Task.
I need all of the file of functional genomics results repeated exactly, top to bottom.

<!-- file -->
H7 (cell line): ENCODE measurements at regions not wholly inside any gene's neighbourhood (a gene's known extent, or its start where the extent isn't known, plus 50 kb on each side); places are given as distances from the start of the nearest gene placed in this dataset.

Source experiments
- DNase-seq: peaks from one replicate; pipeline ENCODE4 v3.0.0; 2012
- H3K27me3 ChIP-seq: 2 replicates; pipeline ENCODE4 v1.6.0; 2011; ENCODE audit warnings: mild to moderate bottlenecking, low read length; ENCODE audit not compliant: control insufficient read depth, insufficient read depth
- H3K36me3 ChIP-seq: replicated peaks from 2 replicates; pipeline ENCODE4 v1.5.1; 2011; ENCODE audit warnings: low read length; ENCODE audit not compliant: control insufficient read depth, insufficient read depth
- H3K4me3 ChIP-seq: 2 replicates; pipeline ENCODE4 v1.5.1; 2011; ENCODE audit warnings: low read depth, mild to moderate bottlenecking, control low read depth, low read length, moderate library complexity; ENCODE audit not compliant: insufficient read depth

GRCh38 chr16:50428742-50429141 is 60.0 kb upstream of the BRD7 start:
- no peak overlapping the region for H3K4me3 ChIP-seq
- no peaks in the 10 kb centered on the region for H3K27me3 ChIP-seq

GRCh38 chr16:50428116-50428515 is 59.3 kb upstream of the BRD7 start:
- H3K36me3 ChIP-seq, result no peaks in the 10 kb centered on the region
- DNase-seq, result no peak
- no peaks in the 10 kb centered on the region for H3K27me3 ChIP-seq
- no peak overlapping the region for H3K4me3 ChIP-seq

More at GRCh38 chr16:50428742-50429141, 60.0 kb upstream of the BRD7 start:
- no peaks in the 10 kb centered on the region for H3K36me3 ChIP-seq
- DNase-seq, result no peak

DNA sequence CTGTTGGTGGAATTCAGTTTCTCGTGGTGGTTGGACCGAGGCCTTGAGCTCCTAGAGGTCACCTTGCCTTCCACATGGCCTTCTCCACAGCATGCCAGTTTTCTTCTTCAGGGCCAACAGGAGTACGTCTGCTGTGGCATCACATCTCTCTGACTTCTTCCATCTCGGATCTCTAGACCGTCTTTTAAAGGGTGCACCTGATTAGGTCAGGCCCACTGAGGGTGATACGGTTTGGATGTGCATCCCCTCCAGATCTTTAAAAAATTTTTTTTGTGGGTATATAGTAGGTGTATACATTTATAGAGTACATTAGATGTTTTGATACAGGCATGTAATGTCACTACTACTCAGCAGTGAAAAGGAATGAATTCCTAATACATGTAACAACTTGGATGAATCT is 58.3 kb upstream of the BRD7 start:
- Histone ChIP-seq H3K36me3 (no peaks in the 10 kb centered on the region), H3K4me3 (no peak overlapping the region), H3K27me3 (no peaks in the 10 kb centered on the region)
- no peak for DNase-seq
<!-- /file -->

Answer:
H7 (cell line): ENCODE measurements at regions not wholly inside any gene's neighbourhood (a gene's known extent, or its start where the extent isn't known, plus 50 kb on each side); places are given as distances from the start of the nearest gene placed in this dataset.

Source experiments
- DNase-seq: peaks from one replicate; pipeline ENCODE4 v3.0.0; 2012
- H3K27me3 ChIP-seq: 2 replicates; pipeline ENCODE4 v1.6.0; 2011; ENCODE audit warnings: mild to moderate bottlenecking, low read length; ENCODE audit not compliant: control insufficient read depth, insufficient read depth
- H3K36me3 ChIP-seq: replicated peaks from 2 replicates; pipeline ENCODE4 v1.5.1; 2011; ENCODE audit warnings: low read length; ENCODE audit not compliant: control insufficient read depth, insufficient read depth
- H3K4me3 ChIP-seq: 2 replicates; pipeline ENCODE4 v1.5.1; 2011; ENCODE audit warnings: low read depth, mild to moderate bottlenecking, control low read depth, low read length, moderate library complexity; ENCODE audit not compliant: insufficient read depth

GRCh38 chr16:50428742-50429141 is 60.0 kb upstream of the BRD7 start:
- no peak overlapping the region for H3K4me3 ChIP-seq
- no peaks in the 10 kb centered on the region for H3K27me3 ChIP-seq

GRCh38 chr16:50428116-50428515 is 59.3 kb upstream of the BRD7 start:
- H3K36me3 ChIP-seq, result no peaks in the 10 kb centered on the region
- DNase-seq, result no peak
- no peaks in the 10 kb centered on the region for H3K27me3 ChIP-seq
- no peak overlapping the region for H3K4me3 ChIP-seq

More at GRCh38 chr16:50428742-50429141, 60.0 kb upstream of the BRD7 start:
- no peaks in the 10 kb centered on the region for H3K36me3 ChIP-seq
- DNase-seq, result no peak

DNA sequence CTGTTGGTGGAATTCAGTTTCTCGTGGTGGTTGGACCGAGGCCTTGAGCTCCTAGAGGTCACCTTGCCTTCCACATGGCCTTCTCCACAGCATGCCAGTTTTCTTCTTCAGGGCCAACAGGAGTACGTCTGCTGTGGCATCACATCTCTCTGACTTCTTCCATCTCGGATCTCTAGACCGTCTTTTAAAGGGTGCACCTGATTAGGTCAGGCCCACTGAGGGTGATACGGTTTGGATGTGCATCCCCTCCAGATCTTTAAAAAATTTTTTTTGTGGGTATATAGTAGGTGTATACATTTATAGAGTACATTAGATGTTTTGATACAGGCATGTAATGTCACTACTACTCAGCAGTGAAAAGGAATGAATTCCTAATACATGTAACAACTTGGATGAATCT is 58.3 kb upstream of the BRD7 start:
- Histone ChIP-seq H3K36me3 (no peaks in the 10 kb centered on the region), H3K4me3 (no peak overlapping the region), H3K27me3 (no peaks in the 10 kb centered on the region)
- no peak for DNase-seq